Sept. 23, 2021
It's that time again...
For college-bound students and their families, filling out the FAFSA can feel like one of the most confusing and stressful parts of the college process. But it doesn't have to be.
In September 2020, College Confidential sat down with James Vincent-Dunn, director of financial aid at Franklin College and Charlie Javice, founder and CEO of Frank to talk about the FAFSA and how students and families can navigate the process of to paying for college.
They answered some of the most common questions students and families ask about the FAFSA.
Yes - the DAFSA opens multiple avenues for aid.
"I would say everyone should really file FAFSA," Javice said. "And the reason for that is that FAFSA opens up not only grants, but subsidized loans and Parent PLUS loans which can be a fantastic option if you need that additional financing. The other thing is that FAFSA enables you to also apply and use as a basis for potentially other types of grants and scholarships at your school or at private companies or employer benefits. So it's really important you file a FAFSA no matter what."
The FAFSA will also reveal your expected family contribution (EFC), so you can start budgeting and determine which colleges may be affordable, she added. Therefore, it's a good idea to start gathering the documents you may need to fill out the FAFSA as soon as possible.
Vincent-Dunn agreed, noting that the FAFSA unlocks the door for any federal grants and sometimes scholarships. "At Franklin, for example, we have institutional money from donors that are wanting to donate and give money to students and it's specifically tied to students who have filed the FAFSA. That's one of the requirements that, when they created the scholarship, they wanted to have that as a stipulation."
Because completing the FAFSA can open up so many funding opportunities, "it's the best five minute return on investment that you could possibly do," he said.
Javice reminds families to never pay to file the FAFSA. It's free to complete, and if you encounter problems along the way, you can find organizations that can help at no charge, or you can ask the financial aid offices at the colleges on your list.
As soon as possible, after it opens! Don't wait to complete the FAFSA or CSS Profile.
If you are thinking about filing the FAFSA but you don't want to do it this week, you may want to put it on your calendar for the near future.
"There is an advantage to filing early," Vincent-Dunn said. "One of the biggest advantages is that depending upon your state of residence, each state may have their own individual state deadline. So the state of Indiana, for example, the FAFSA filing deadline is April 15 ... And on top of that, outside entities like scholarship organizations, even the colleges that you're applying to, they may have their own individual deadlines."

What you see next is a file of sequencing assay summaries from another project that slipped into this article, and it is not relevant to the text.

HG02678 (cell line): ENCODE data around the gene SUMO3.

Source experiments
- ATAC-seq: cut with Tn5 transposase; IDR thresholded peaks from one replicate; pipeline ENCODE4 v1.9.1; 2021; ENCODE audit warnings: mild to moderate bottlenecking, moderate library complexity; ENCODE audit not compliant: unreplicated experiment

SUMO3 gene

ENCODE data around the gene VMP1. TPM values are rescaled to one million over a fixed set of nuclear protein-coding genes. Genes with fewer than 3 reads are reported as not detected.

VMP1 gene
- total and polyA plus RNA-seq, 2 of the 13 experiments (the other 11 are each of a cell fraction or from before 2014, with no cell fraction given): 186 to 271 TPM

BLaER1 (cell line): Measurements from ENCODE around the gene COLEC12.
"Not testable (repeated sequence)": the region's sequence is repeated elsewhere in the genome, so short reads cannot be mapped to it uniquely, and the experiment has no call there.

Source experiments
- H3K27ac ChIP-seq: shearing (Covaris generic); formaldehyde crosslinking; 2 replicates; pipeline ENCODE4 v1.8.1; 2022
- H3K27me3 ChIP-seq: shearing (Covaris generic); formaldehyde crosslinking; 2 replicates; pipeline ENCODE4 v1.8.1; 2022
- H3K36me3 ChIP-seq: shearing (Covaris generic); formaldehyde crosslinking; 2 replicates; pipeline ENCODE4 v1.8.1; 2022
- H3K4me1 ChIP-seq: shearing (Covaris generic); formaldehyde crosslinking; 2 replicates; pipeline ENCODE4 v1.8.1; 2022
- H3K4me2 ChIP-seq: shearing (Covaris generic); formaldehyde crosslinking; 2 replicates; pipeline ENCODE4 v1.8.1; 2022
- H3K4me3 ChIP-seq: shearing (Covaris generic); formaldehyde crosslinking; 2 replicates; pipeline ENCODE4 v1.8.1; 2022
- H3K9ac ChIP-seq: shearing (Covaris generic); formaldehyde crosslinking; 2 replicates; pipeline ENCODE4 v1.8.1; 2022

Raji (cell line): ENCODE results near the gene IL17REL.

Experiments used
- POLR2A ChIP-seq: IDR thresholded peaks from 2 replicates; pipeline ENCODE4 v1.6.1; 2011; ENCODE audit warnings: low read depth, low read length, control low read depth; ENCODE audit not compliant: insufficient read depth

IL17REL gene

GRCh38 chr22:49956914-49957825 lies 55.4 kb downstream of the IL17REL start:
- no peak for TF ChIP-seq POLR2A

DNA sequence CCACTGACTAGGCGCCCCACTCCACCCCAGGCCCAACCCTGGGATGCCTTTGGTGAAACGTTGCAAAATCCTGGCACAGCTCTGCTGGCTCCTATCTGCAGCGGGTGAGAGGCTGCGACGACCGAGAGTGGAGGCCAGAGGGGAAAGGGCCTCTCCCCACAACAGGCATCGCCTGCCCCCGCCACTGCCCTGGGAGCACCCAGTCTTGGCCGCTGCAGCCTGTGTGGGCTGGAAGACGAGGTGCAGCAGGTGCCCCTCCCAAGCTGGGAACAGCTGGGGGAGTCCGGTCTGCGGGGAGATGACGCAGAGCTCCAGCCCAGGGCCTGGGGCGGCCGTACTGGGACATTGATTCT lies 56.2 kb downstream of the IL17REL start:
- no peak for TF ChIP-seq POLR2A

Keep in mind, however, that not every school requires just the FAFSA. You may encounter colleges that want you to complete the CSS Profile as well.
"The CSS Profile is a tool that students can use to apply for grants and scholarships," Vincent-Dunn said. "It's similar to the FAFSA, from the standpoint that it's going to measure your family's financial situation to then give you a better profile of what your financial strength is as a family unit. And some schools will use that CSS Profile as a means of kind of capturing a better sense of a family's financial strength."
In addition, the CSS Profile may be applicable to students who are applying from other countries.
"Because international students are not able to file a FAFSA, we at Franklin College will have them do the CSS Profile, plus we have an internal document that we use as well that we kind of mimic off of the profile to then capture that financial information so we can then do an internal measure of the students and families' financial strength," he added.
Javice reminds students that although the FAFSA is free, the CSS Profile is not, so you should add the cost of it ($25 for the first school, $16 for subsequent schools) into your application budget.
In most cases, students will need their parents' tax information when completing the FAFSA, but there are exceptions. In cases where your parents aren't married, you have special rules to follow on which parent should complete the form. In addition, the FAFSA will ask you 13 dependency questions to determine whether you'll need parents to fill out information on the form at all.